Every woodworker has some scrap wood in his/her woodshop. There are countless ways to utilise this otherwise useless wood and now there is one more! I would like to share it with you guys!
Over the years quite a big amount of scrap wood had piled in the corners of my workshop. Eventually, it started to disturb me as the quantity of it was just too much. As my other hobby is (urban) gardening I also had two avocado trees that were ready to be planted in soil. I wanted planters that would look original, would not cost a lot and would suit my plants. Thus the concept for this project was born!
Follow me along as I show you how I made them and the failures I had. Be sure to check out the video!
And of course, when you like this project please give it a vote in a contest and go check out some other entries there!
These planters were actually a gift to my good friend. He was really happy about it since he did not have any plants in his apartment. I have a bad feeling that all of them had died due to lack of care. Let's just hope that these avocados will not share the same faith!
Step 1: What You Will Need
For this build you will need:
- Scrap wood
- Sewer pipe
- End cap for sewer pipe
- Wood glue
- Some sort of finish (e.g. linseed oil)
- Scroll saw or jig saw
- Some clamps
- Something to drill holes with
Having table saw and router also really eases the process.
The sewer pipe I used was a common (110 mm in diameter) one that can easily be found in any hardware store (at least here where I live). The end cap was also found there but it could also be made from some sort of material that does not rot.
Step 2: Preparinig the Scrap Wood
Wood for this build does not have to be perfect! Far from it - it can be cupped or otherwise deformed as long as you have clamps strong enough to press them flat. They can have different thicknesses and can be different materials. I used everything from thin ash veneer to 3 cm thick plywood. The end result was a pretty interesting pattern.
I started by cutting all my scrap wood into perfect squares on the table saw. After tracing the outline of the sewer pipe on the wood I cut the holes with the scroll saw.
I actually recommend making a template that has the hole perfectly aligned in the middle. This way you can use it to trace the hole locations on rest of the material.
If I were to do this project again I would use a router table with flush trim bit instead. This way a template could be used to make absolutely perfect circles. First removing most of the material with a hole saw and trimming it to the line with a router. It is usually really hard to follow a line with the scroll saw and thus the circles may not turn out so round.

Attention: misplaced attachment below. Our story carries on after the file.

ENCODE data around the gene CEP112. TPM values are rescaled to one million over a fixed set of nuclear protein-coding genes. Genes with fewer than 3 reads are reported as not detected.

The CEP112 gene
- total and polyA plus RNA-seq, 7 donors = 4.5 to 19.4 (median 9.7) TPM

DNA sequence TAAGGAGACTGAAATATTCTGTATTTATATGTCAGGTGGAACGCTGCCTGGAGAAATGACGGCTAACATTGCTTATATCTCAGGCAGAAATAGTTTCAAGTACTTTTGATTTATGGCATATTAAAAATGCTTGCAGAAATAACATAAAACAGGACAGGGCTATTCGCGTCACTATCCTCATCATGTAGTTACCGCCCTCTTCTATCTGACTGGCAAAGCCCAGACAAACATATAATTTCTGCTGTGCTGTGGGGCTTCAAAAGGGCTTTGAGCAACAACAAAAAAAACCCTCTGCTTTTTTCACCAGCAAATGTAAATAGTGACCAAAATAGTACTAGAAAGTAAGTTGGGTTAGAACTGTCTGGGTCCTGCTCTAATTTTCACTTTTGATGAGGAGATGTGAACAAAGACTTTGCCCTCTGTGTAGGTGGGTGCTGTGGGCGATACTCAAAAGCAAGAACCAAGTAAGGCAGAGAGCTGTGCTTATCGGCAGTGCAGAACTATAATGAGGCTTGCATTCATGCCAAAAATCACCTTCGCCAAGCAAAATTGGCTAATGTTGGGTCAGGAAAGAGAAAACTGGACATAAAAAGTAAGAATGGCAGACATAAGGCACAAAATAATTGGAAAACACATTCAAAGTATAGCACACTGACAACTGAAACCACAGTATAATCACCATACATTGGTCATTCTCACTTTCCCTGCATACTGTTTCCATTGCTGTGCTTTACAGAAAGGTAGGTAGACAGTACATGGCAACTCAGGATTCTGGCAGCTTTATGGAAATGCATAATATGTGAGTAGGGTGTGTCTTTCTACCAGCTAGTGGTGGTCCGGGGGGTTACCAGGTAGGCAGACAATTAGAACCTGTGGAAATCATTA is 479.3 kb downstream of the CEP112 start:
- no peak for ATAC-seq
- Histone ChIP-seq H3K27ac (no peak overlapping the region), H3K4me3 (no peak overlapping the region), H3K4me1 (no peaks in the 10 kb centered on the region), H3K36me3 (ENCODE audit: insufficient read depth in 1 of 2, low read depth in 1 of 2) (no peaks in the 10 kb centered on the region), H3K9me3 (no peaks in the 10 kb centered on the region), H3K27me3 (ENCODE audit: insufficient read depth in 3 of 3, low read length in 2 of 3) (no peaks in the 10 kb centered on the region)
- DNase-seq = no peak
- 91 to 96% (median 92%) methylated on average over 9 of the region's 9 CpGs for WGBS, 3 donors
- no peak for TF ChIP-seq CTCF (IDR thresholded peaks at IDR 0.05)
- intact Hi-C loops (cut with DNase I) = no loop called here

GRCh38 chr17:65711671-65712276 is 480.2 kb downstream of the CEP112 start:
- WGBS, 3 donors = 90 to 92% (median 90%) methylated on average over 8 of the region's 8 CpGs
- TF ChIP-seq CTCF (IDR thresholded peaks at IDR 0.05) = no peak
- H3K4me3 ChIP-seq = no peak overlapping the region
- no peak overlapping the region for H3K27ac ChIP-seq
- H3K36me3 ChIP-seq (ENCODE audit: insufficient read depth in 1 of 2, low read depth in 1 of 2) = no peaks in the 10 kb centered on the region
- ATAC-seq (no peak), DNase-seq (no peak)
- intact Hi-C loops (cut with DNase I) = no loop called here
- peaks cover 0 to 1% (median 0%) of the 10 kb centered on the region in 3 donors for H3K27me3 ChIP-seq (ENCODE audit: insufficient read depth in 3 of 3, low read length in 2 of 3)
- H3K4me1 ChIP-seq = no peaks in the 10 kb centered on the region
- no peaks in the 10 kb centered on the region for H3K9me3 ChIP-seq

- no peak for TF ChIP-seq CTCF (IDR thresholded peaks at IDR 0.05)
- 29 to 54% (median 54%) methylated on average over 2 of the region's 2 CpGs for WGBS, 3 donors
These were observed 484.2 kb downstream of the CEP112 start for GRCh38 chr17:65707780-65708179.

Step 3: The Glue-up
This is a pretty straightforward process and does not need much explanation!
I did do it in two steps. First glueing the middle pieces and then the end pieces. I did this so I could better align the layers as wood glue makes thing pretty slippery. It also allowed me to easily trim the sewer pipe (with a hand saw) to final length as the top layer had a nice flat surface.
If the glue has fully dried it is also a good idea to remove the corners as it will make the turning process much easier. I did this by tilting my table saw to 45 degrees carefully making the four cuts.
Step 4: Turning
On my cheap lathe, I turned the planter to the desired shape. Go easy as you do not want to remove too much material and reveal the plastic pipe beneath like I did!
A bit of sanding (up to 220 grit) and decorative burn marks with a wire gave it a nice smooth look!
Step 5: Failures
Like always, nothing ever goes according to plan. So did this project!
I wanted to add thin layers of veneer to the stack. As I did not have any exotic colourful wood I decided to try staining the veneer myself. It was supposed to give a nice contrast to the yellowish softwood. I did not work out at all! The stain only penetrated a thin layer and it was not enough to be visible from the sides. Maybe if I had soaked it in stain it would have been more visible.
On the second planter, I removed a bit too much material while turning and a big piece flew off revealing the plastic pipe underneath. As I could not find the piece anymore I had to shorten the planter. Luckily it was not too big of a deal!
Step 6: The Final Touches
After turning it was time to make a hole on top of the planter. It could be done with a jig saw and files but I used a router with a flush trim bit. It worked really well.
As you can see the pipe is not perfectly in the middle. The second one was a bit better. To avoid this I really recommend making a perfect template with an ideal circle exactly in the middle and later referencing other pieces from it.
Finally, I did some sanding on the top and bottom and applied some finish. I used water based varnish on the first one and linseed oil on the second one. I must admit that the one that was oiled looks much better. What do you think?
Step 7: The End
Add soil and plants and that is it!
I hope you have enjoyed this project. If you did feel free to give it a vote in a contest.
And for anyone wondering the tip of the leaves are brown due to salts in tap water. Avocado is pretty sensitive about it.